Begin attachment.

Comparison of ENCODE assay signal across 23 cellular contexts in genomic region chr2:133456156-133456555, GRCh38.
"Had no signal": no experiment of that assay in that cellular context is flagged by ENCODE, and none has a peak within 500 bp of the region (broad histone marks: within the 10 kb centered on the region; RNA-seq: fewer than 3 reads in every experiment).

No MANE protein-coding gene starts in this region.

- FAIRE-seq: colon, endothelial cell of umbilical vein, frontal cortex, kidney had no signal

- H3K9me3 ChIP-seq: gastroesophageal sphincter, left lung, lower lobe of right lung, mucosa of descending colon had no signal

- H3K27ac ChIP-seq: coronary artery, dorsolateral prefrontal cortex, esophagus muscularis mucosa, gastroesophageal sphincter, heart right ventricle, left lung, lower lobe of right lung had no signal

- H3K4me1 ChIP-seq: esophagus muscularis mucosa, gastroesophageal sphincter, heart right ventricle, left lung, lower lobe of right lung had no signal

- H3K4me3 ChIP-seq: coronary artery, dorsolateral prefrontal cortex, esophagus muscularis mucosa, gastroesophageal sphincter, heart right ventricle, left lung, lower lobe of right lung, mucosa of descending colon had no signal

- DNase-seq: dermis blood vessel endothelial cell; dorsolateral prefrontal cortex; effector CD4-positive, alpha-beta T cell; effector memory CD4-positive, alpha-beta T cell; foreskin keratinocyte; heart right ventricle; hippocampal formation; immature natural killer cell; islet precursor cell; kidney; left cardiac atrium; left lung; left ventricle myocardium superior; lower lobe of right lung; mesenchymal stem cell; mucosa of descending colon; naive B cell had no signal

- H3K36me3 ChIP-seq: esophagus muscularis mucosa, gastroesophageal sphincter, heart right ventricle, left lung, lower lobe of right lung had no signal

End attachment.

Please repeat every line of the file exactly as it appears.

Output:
Comparison of ENCODE assay signal across 23 cellular contexts in genomic region chr2:133456156-133456555, GRCh38.
"Had no signal": no experiment of that assay in that cellular context is flagged by ENCODE, and none has a peak within 500 bp of the region (broad histone marks: within the 10 kb centered on the region; RNA-seq: fewer than 3 reads in every experiment).

No MANE protein-coding gene starts in this region.

- FAIRE-seq: colon, endothelial cell of umbilical vein, frontal cortex, kidney had no signal

- H3K9me3 ChIP-seq: gastroesophageal sphincter, left lung, lower lobe of right lung, mucosa of descending colon had no signal

- H3K27ac ChIP-seq: coronary artery, dorsolateral prefrontal cortex, esophagus muscularis mucosa, gastroesophageal sphincter, heart right ventricle, left lung, lower lobe of right lung had no signal

- H3K4me1 ChIP-seq: esophagus muscularis mucosa, gastroesophageal sphincter, heart right ventricle, left lung, lower lobe of right lung had no signal

- H3K4me3 ChIP-seq: coronary artery, dorsolateral prefrontal cortex, esophagus muscularis mucosa, gastroesophageal sphincter, heart right ventricle, left lung, lower lobe of right lung, mucosa of descending colon had no signal

- DNase-seq: dermis blood vessel endothelial cell; dorsolateral prefrontal cortex; effector CD4-positive, alpha-beta T cell; effector memory CD4-positive, alpha-beta T cell; foreskin keratinocyte; heart right ventricle; hippocampal formation; immature natural killer cell; islet precursor cell; kidney; left cardiac atrium; left lung; left ventricle myocardium superior; lower lobe of right lung; mesenchymal stem cell; mucosa of descending colon; naive B cell had no signal

- H3K36me3 ChIP-seq: esophagus muscularis mucosa, gastroesophageal sphincter, heart right ventricle, left lung, lower lobe of right lung had no signal